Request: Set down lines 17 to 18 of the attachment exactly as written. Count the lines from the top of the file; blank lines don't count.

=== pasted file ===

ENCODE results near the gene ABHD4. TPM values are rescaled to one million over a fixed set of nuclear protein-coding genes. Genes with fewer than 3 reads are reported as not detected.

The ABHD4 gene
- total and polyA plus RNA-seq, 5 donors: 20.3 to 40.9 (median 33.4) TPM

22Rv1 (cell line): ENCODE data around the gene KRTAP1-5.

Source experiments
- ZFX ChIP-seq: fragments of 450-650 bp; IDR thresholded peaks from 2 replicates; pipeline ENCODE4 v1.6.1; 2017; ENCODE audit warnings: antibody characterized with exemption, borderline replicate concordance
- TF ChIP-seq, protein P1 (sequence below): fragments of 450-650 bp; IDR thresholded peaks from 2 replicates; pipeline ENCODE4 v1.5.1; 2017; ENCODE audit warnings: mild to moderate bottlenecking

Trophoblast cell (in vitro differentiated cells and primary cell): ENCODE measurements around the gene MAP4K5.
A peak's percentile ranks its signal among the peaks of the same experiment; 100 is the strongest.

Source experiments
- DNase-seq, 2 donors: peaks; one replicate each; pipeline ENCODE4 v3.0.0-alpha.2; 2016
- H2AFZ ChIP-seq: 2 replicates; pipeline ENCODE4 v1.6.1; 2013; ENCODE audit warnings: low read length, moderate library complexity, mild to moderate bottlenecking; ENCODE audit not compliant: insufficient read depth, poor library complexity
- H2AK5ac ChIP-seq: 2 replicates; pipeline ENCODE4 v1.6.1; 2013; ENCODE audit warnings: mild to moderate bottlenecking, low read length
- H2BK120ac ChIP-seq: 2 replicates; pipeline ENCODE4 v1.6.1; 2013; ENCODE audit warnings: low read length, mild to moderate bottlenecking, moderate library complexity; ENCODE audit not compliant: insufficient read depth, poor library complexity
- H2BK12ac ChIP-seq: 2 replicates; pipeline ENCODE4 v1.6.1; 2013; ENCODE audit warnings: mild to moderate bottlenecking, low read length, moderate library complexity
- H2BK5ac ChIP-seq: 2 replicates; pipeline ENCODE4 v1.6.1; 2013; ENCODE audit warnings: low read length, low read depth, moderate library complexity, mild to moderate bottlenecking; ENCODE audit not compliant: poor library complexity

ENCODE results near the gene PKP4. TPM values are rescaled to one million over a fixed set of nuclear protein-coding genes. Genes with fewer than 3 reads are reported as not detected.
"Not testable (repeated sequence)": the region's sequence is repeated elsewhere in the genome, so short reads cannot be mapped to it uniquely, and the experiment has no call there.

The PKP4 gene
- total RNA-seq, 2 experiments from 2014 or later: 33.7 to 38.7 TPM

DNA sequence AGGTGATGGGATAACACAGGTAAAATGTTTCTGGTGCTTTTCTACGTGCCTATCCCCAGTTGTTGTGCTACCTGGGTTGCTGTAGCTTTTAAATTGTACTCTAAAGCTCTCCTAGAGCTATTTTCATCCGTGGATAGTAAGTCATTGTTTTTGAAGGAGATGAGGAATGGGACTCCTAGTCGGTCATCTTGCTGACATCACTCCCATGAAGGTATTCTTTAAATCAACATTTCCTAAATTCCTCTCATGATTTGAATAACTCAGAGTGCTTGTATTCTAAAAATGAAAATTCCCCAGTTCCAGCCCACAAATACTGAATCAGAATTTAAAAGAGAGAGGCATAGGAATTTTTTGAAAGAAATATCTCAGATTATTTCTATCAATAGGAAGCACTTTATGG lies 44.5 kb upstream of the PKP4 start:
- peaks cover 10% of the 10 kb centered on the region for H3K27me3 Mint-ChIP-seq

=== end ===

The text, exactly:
ENCODE results near the gene PKP4. TPM values are rescaled to one million over a fixed set of nuclear protein-coding genes. Genes with fewer than 3 reads are reported as not detected.
"Not testable (repeated sequence)": the region's sequence is repeated elsewhere in the genome, so short reads cannot be mapped to it uniquely, and the experiment has no call there.